All:
I greatly appreciate the work that everyone has put into the open debate on
key wrapping.
The 44th IETF meeting is coming up rapidly, and I would like to close this
debate prior to the meeting. To that end, I selected the double-encryption
algorithm. An updated CMS document has not been posted yet, so I have
attached the text associated with key wrapping.
Based on the discussion on this list, I believe that the double-encryption
algorithm meet the security requirements, and it is easily implemented with
building blocks that are otherwise needed to implement CMS.
I will gladly facilitate the further discussion of the general wrapping
algorithm if the participants are interested. I do not think that
discussion should occur on the IETF S/MIME Working Group mail list, but I
will arrange for a separate list to be created if you want to pursue the
general wrap algorithm.
Russ
= = = = = = = = = =
12.6 Triple-DES and RC2 Key Wrap Algorithms
CMS implementations must include encryption of a Triple-DES content-
encryption key with a Triple-DES key-encryption key using the
algorithm specified in Sections 12.6.2 and 12.6.3. CMS
implementations should include encryption of a RC2 content-encryption
key with a RC2 key-encryption key using the algorithm specified in
Sections 12.6.4 and 12.6.5. Triple-DES and RC2 content-encryption
keys are encrypted in Cipher Block Chaining (CBC) mode [MODES].
Key Transport algorithms allow for the content-encryption key to be
directly encrypted; however, key agreement and symmetric key-
encryption key algorithms encrypt the content-encryption key with a
second symmetric encryption algorithm. This section describes how
the Triple-DES or RC2 content-encryption key is formatted and
encrypted.
Key agreement algorithms generate a pairwise key-encryption key, and
a key wrap algorithm is used to encrypt the content-encryption key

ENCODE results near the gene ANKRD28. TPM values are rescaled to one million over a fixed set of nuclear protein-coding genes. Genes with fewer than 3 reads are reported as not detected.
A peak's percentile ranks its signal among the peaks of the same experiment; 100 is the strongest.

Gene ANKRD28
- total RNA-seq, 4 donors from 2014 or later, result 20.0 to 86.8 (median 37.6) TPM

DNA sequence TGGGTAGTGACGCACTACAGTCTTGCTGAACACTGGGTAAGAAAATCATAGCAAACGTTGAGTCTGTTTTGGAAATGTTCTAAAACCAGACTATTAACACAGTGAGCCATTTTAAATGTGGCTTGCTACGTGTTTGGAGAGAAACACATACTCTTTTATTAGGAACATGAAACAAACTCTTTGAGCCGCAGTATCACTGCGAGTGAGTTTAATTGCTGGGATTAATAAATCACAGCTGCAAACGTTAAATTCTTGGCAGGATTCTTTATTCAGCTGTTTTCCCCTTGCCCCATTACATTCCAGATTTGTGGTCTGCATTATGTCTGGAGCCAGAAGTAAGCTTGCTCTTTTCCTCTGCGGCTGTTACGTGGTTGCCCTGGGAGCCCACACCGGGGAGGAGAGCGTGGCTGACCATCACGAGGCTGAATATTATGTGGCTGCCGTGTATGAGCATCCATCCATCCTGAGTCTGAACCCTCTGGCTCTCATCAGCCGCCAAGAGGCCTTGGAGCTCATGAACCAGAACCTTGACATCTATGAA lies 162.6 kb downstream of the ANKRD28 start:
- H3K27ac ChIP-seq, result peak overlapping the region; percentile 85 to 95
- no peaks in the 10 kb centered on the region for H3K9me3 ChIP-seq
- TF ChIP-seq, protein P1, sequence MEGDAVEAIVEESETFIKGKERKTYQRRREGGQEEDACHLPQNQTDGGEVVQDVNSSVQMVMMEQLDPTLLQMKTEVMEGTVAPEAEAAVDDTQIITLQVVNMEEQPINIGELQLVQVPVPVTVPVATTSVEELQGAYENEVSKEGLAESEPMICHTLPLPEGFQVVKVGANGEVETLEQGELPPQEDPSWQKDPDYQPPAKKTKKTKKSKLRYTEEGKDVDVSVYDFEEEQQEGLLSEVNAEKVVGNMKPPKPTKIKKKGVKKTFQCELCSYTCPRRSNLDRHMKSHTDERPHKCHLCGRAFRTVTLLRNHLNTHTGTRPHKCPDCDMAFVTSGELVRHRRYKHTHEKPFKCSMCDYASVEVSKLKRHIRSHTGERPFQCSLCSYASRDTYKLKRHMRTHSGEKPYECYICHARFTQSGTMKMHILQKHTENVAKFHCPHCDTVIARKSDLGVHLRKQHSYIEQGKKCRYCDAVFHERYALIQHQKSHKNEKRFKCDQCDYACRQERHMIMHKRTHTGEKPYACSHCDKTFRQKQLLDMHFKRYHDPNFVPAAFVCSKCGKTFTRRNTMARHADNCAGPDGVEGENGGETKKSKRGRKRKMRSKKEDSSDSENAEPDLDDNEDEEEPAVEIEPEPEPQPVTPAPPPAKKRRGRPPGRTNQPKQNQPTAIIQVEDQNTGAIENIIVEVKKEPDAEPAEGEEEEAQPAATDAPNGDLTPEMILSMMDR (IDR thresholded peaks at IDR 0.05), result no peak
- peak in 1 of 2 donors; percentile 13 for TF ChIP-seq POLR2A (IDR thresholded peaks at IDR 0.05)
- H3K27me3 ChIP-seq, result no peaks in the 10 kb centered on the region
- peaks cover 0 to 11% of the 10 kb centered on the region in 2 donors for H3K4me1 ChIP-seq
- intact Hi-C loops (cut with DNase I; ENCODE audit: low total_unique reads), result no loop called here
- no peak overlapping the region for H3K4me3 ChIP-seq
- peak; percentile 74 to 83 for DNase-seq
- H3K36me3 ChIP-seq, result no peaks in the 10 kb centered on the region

with the pairwise key-encryption key. Similarly, a key wrap
algorithm is used to encrypt the content-encryption key in a
previously distributed key-encryption key.
The key-encryption key is generated by the key agreement algorithm or
distributed out of band. For key agreement of RC2 key-encryption
keys, 128 bits must be generated as input to the key expansion
process used to compute the RC2 effective key [RC2].
The same algorithm identifier is used for both 2-key and 3-key
Triple-DES. When the length of the content-encryption key to be
wrapped is a 2-key Triple-DES key, a third key with the same value as
the first key is created. Thus, all Triple-DES content-encryption
keys are wrapped like 3-key Triple-DES keys.
12.6.1 Key Checksum
The CMS Checksum Algorithm is used to provide a content-encryption
key integrity check value. The algorithm is:
1. Compute a 20 octet SHA-1 [SHA1] message digest on the
content-encryption key.
2. Use the most significant (first) eight octets of the message
digest value as the checksum value.
12.6.2 Triple-DES Key Wrap
The Triple-DES key wrap algorithm encrypts a Triple-DES content-
encryption key with a Triple-DES key-encryption key. The Triple-DES
key wrap algorithm is:
1. Set odd parity for each of the DES key octets comprising
the content-encryption key, call the result CEK.
2. Compute an 8 octet key checksum value on CEK as described above
in Section 12.6.1, call the result ICV.
3. Let CEKICV = CEK || ICV.
4. Generate 8 octets at random, call the result IV.
5. Encrypt CEKICV in CBC mode using the key-encryption key. Use
the random value generated in the previous step as the
initialization vector (IV). Call the ciphertext TEMP1.
6. Let TEMP2 = IV || TEMP1.
7. Reverse the order of the octets in TEMP2. That is, the most
significant (first) octet is swapped with the least significant
(last) octet, and so on. Call the result TEMP3.
8. Encrypt TEMP3 in CBC mode using the key-encryption key. Use
an initialization vector (IV) of 0x4adda22c79e82105.
The ciphertext is 40 octets long.
Note: When the same content-encryption key is wrapped in different
key-encryption keys, a fresh initialization vector (IV) must be
generated for each invocation of the key wrap algorithm.
12.6.3 Triple-DES Key Unwrap
The Triple-DES key unwrap algorithm decrypts a Triple-DES content-
encryption key using a Triple-DES key-encryption key. The Triple-DES
key unwrap algorithm is:
1. If the wrapped content-encryption key is not 40 octets, then
error.
2. Decrypt the wrapped content-encryption key in CBC mode using